Last winter, TART hosted demo days for shops selling fatbikes. Bikes were trucked out for people to try at the Vasa trailhead. Fatbikers kept coming. Soon the Vasa footpaths and snowshoe trails were rutted and ruined for other users. Groomed ski trails were still off limits.

This winter, TART announces “Fatbike Fridays” for the growing number of fatbikers it helped create to have access to the Vasa ski trails, which were developed and long supported by local skiers.

TART manages the trails under an agreement with the DNR and has kept hikers off groomed trails for years. But now TART says the absence of a state forest ban on fat bikes provides no authority and fat bikes are entitled. Convenient.

Groomed trails are designed for skate and classic-style skiers. Fat bikes are a third group that will damage surfaces and create the congestion and danger of collisions people take to designated ski trails to escape.

TART says this is a trial run, but the agenda seems clear.

Fatbikers, cycle-centric TART, local bike shops and dealers, and others behind this push should channel the sport’s new energy and money to develop fatbike trails and stay off ski trails.

On Wisconsin’s famous Birkebeiner – a ski trail system, organization, and race that helped inspire the Vasa -- fatbikes are allowed an annual race but otherwise banned.

That’s because, as the Birkebeiner web site states, “our priority is giving skiers the best possible experience all winter.”

Sadly, not so with TART.

Michael Roberts • Williamsburg

Cowboy mentality

Perhaps the NRA’s president thinking that the best way to deal with an active shooter is to have a good man with a gun.

Such thinking probably stems from the American myth regarding the citizen soldier. It was believed that every able body man could grab their musket off the mantle and successfully defend his community. In early days, colonists had to defend themselves against the Indians, the French, the Spanish, and during the revolutionary war against the British.

Unfortunately, the militia proved to be unreliable and untrained. Washington preferred his trained army since the militia was no match against the British.

The citizen soldier did poorly in the War of 1812 and their lawless behavior in the war against Mexico was criticized by the regular army. The belief that untrained or poorly trained citizens can defend against trained soldiers was laid to rest.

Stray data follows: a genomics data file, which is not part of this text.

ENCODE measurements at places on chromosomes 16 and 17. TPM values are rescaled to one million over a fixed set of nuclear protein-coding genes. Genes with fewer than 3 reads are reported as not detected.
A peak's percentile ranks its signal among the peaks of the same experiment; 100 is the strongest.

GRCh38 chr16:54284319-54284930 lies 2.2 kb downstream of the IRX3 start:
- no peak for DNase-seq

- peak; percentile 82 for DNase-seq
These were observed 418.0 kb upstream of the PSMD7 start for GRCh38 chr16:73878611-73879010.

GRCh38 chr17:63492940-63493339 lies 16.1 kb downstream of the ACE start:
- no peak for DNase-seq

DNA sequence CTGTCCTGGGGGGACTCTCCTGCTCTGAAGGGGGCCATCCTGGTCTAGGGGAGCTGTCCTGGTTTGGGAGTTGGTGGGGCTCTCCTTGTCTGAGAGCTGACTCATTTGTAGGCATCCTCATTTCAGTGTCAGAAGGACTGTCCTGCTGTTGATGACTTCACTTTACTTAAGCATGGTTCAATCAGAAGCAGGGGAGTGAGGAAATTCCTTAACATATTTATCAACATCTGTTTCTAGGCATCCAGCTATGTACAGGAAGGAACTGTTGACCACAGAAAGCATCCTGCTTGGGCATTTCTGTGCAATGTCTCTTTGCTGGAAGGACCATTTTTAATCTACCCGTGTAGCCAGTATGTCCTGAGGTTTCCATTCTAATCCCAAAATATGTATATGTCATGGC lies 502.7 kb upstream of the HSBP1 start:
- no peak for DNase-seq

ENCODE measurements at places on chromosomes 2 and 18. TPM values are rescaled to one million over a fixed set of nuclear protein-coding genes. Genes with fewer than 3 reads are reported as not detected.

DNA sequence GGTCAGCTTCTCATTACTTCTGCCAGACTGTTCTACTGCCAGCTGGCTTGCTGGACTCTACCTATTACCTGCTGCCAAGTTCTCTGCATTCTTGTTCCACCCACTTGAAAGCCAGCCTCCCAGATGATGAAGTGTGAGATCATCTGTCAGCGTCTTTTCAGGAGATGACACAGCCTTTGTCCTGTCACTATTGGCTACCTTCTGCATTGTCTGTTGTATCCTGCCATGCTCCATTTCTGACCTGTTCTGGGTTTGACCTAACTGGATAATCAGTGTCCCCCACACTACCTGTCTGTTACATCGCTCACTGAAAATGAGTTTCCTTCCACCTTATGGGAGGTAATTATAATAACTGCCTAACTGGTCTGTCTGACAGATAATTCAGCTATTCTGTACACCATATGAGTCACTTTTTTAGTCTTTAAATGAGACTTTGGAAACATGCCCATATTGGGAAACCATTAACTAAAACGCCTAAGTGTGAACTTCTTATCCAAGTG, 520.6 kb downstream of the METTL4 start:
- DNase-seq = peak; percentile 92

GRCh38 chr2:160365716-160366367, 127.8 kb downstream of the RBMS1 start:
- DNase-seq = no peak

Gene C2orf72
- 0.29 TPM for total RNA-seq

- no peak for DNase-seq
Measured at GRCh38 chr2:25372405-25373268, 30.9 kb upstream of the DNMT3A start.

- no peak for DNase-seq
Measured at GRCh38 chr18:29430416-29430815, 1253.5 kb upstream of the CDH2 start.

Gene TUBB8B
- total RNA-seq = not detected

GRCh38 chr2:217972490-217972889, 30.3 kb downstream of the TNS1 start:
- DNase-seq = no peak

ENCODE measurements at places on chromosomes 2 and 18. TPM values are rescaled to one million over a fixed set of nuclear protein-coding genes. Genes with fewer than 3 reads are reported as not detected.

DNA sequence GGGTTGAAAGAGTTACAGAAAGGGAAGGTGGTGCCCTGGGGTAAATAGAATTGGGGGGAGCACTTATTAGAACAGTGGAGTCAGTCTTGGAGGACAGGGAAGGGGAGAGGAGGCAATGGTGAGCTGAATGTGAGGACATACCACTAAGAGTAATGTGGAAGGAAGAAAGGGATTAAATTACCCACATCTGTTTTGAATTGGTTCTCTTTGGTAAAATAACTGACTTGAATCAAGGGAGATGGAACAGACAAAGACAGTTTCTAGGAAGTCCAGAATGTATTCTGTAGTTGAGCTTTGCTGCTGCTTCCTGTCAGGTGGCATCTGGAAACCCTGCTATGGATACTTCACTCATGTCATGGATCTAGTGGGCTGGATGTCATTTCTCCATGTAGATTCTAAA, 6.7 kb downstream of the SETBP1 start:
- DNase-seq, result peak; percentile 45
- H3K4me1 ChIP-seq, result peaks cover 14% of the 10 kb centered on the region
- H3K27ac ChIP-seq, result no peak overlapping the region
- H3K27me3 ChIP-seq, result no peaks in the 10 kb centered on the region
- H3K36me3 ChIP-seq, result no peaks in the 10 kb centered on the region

To believe that untrained citizens can effectively handle an active shooter is not only naive but ignores our poor history regarding the citizen soldier. Relying on untrained citizens to deal with an active shooter not only places their life in danger but could result in injuries to others.

Like with fires, the best way to fight fires is through prevention. Let us begin to prevent active shooters by enacting universal background checks design to keep guns out the hands of criminals and the mentally unstable.

Ronald Marshall • Petoskey

Indigents insulted

I read your “The Season of Giving” article in the Northern Express and appreciate what you conveyed in the article. I do have one comment about a term you used in the list of local agencies.

Under the Safe Harbor listing, you referred to “homeless indigents”-- first, that is rather redundant, and the word “indigent” seems harsh --accurate, maybe, but condescending, and the homeless community does read publications like yours.

We work with Safe Harbor and with homeless and low-income people at our church, and, like most people in the agencies you mentioned, we try to treat these folks as our neighbors, with as much caring and respect as possible.

Also, Safe Harbor is not an “agency” like most of the other listed organizations. Rather, it is a coalition of churches that provide shelter in the churches, rotating from church to church every one or two weeks.

Sandra McDonald • TC


A model in last week’s Northern Seen page was incorrectly identified. That was Kayla Jackson pictured at upper right with the towering hair-do. Cindy Toranzo was the stylist.